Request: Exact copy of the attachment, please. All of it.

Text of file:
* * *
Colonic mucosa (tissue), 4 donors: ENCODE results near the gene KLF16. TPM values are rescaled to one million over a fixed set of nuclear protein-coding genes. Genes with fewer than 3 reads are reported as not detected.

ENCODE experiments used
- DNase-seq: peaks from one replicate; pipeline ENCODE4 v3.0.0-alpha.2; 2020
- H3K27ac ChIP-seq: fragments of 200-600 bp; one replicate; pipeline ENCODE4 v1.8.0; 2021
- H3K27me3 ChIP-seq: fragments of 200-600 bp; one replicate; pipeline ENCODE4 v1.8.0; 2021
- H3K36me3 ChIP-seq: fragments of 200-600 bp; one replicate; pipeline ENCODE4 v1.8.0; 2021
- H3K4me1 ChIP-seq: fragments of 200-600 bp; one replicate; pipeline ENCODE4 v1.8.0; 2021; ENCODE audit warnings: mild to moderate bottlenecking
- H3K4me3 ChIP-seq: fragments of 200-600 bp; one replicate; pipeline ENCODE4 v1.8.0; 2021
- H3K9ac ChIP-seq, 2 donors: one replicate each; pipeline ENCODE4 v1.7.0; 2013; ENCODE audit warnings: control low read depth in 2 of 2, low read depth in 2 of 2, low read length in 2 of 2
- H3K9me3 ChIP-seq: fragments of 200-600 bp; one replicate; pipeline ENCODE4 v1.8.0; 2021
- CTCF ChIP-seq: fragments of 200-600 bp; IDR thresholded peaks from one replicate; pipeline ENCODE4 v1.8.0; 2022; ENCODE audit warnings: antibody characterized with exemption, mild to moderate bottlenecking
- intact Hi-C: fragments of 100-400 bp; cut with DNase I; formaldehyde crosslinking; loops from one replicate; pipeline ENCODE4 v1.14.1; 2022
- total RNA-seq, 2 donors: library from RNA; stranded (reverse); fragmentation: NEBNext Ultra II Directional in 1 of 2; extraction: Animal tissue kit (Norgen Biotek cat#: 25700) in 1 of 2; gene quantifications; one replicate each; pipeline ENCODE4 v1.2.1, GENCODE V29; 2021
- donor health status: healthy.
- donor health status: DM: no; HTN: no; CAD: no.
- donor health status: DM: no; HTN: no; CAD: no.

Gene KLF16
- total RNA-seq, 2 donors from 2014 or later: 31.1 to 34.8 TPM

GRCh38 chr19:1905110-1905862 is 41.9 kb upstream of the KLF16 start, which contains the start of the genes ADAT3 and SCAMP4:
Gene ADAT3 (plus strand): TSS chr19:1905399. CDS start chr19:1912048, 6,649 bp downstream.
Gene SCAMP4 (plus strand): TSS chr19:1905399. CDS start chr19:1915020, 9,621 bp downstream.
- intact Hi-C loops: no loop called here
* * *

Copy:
Colonic mucosa (tissue), 4 donors: ENCODE results near the gene KLF16. TPM values are rescaled to one million over a fixed set of nuclear protein-coding genes. Genes with fewer than 3 reads are reported as not detected.

ENCODE experiments used
- DNase-seq: peaks from one replicate; pipeline ENCODE4 v3.0.0-alpha.2; 2020
- H3K27ac ChIP-seq: fragments of 200-600 bp; one replicate; pipeline ENCODE4 v1.8.0; 2021
- H3K27me3 ChIP-seq: fragments of 200-600 bp; one replicate; pipeline ENCODE4 v1.8.0; 2021
- H3K36me3 ChIP-seq: fragments of 200-600 bp; one replicate; pipeline ENCODE4 v1.8.0; 2021
- H3K4me1 ChIP-seq: fragments of 200-600 bp; one replicate; pipeline ENCODE4 v1.8.0; 2021; ENCODE audit warnings: mild to moderate bottlenecking
- H3K4me3 ChIP-seq: fragments of 200-600 bp; one replicate; pipeline ENCODE4 v1.8.0; 2021
- H3K9ac ChIP-seq, 2 donors: one replicate each; pipeline ENCODE4 v1.7.0; 2013; ENCODE audit warnings: control low read depth in 2 of 2, low read depth in 2 of 2, low read length in 2 of 2
- H3K9me3 ChIP-seq: fragments of 200-600 bp; one replicate; pipeline ENCODE4 v1.8.0; 2021
- CTCF ChIP-seq: fragments of 200-600 bp; IDR thresholded peaks from one replicate; pipeline ENCODE4 v1.8.0; 2022; ENCODE audit warnings: antibody characterized with exemption, mild to moderate bottlenecking
- intact Hi-C: fragments of 100-400 bp; cut with DNase I; formaldehyde crosslinking; loops from one replicate; pipeline ENCODE4 v1.14.1; 2022
- total RNA-seq, 2 donors: library from RNA; stranded (reverse); fragmentation: NEBNext Ultra II Directional in 1 of 2; extraction: Animal tissue kit (Norgen Biotek cat#: 25700) in 1 of 2; gene quantifications; one replicate each; pipeline ENCODE4 v1.2.1, GENCODE V29; 2021
- donor health status: healthy.
- donor health status: DM: no; HTN: no; CAD: no.
- donor health status: DM: no; HTN: no; CAD: no.

Gene KLF16
- total RNA-seq, 2 donors from 2014 or later: 31.1 to 34.8 TPM

GRCh38 chr19:1905110-1905862 is 41.9 kb upstream of the KLF16 start, which contains the start of the genes ADAT3 and SCAMP4:
Gene ADAT3 (plus strand): TSS chr19:1905399. CDS start chr19:1912048, 6,649 bp downstream.
Gene SCAMP4 (plus strand): TSS chr19:1905399. CDS start chr19:1915020, 9,621 bp downstream.
- intact Hi-C loops: no loop called here